Miranda Rights Questioned in Jail

Liana Teixeira

Should jail inmates be read their Miranda rights prior to questioning on subjects unrelated to their imprisonment? The Supreme Court is responsible for determining an answer to this issue.

Debate over Miranda rights in jail began when Michigan’s court ruled in favor of Randall Fields, who was questioned by Lenawee County deputies in regards to the sexual abuse of a minor. UPI.com reports that Fields was already serving a 45-day sentence for disorderly conduct, a crime completely unrelated to the assault. Fields’ questioning lasted over seven hours according to a report, and Fields was also told that he could leave the interview room if he wished. However, the deputies never informed Fields on his right to remain silent or his right to contact a lawyer before being interrogated, historic statutes established by the Supreme Court in the 1966 case Miranda v. Arizona.

According to the Supreme Court, officials are required to “Mirandize” a suspect upon his or her arrest, meaning that suspects must be advised of their constitutional right against self-incrimination and the right to legal counsel. If law enforcement officials neglect to provide Miranda rights, anything said or confessed cannot be used against a suspect in trial.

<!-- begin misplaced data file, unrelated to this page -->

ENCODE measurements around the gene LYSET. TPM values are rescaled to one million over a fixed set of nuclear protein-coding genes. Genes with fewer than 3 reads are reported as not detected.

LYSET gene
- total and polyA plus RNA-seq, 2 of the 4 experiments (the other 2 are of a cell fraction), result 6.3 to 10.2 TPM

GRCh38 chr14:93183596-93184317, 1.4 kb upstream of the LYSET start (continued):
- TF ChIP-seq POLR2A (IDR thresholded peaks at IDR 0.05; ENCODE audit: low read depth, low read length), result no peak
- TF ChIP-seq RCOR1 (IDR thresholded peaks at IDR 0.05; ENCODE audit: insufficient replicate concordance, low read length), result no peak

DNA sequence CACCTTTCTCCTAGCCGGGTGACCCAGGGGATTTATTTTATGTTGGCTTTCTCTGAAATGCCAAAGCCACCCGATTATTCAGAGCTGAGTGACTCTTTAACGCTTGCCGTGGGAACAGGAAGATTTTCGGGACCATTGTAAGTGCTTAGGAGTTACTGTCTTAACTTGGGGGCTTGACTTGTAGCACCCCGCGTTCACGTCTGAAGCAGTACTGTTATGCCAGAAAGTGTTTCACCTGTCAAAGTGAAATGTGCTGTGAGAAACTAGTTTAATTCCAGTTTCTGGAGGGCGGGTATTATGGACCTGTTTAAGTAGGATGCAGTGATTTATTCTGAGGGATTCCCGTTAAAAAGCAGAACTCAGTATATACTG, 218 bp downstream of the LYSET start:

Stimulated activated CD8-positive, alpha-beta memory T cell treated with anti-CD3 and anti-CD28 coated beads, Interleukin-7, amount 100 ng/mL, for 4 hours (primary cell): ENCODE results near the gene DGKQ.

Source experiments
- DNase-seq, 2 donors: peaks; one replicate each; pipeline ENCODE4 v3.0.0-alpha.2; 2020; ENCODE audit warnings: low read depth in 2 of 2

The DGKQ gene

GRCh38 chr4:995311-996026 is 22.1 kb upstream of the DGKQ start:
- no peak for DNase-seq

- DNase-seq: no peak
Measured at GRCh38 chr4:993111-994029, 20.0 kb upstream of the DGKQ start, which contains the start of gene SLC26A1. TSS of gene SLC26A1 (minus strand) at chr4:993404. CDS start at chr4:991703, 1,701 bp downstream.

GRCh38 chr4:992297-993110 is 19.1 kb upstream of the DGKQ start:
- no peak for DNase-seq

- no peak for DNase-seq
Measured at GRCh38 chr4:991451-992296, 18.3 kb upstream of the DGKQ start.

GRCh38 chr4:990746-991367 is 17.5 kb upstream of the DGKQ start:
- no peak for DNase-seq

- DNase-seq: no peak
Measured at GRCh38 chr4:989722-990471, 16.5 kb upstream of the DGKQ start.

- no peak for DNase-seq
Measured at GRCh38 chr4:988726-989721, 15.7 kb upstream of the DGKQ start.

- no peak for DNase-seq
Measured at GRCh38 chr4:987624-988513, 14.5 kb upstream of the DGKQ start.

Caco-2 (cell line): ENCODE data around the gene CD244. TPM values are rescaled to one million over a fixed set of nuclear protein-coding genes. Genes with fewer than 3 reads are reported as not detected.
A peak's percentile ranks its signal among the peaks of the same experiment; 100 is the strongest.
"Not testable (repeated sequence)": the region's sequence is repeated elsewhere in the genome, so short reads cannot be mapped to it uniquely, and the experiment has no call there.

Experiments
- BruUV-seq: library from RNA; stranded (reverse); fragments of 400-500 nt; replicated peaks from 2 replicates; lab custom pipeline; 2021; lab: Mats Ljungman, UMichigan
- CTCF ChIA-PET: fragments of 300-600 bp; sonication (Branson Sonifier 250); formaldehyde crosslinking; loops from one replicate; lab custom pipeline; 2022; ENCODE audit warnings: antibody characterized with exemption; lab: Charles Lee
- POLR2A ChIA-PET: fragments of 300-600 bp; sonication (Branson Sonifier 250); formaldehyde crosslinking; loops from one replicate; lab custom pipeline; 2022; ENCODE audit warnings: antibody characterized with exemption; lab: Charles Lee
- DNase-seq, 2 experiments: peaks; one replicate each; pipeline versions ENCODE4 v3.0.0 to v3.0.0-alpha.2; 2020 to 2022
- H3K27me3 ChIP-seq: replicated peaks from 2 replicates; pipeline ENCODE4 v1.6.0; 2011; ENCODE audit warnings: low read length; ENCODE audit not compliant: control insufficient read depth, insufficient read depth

The state court of Michigan ruled that Fields’ rights were not violated because he was being questioned about a separate crime, one that was unrelated to his initial imprisonment. According to SCOTUSBLOG.com, Fields appealed to federal court which ruled that Supreme Court precedent mandated a Miranda warning whenever “an incarcerated individual is isolated from the general prison population and interrogated, (that is) questioned in a manner likely to lead to self-incrimination about conduct occurring outside the prison.”

The case is Howes v. Fields and will take place later this year.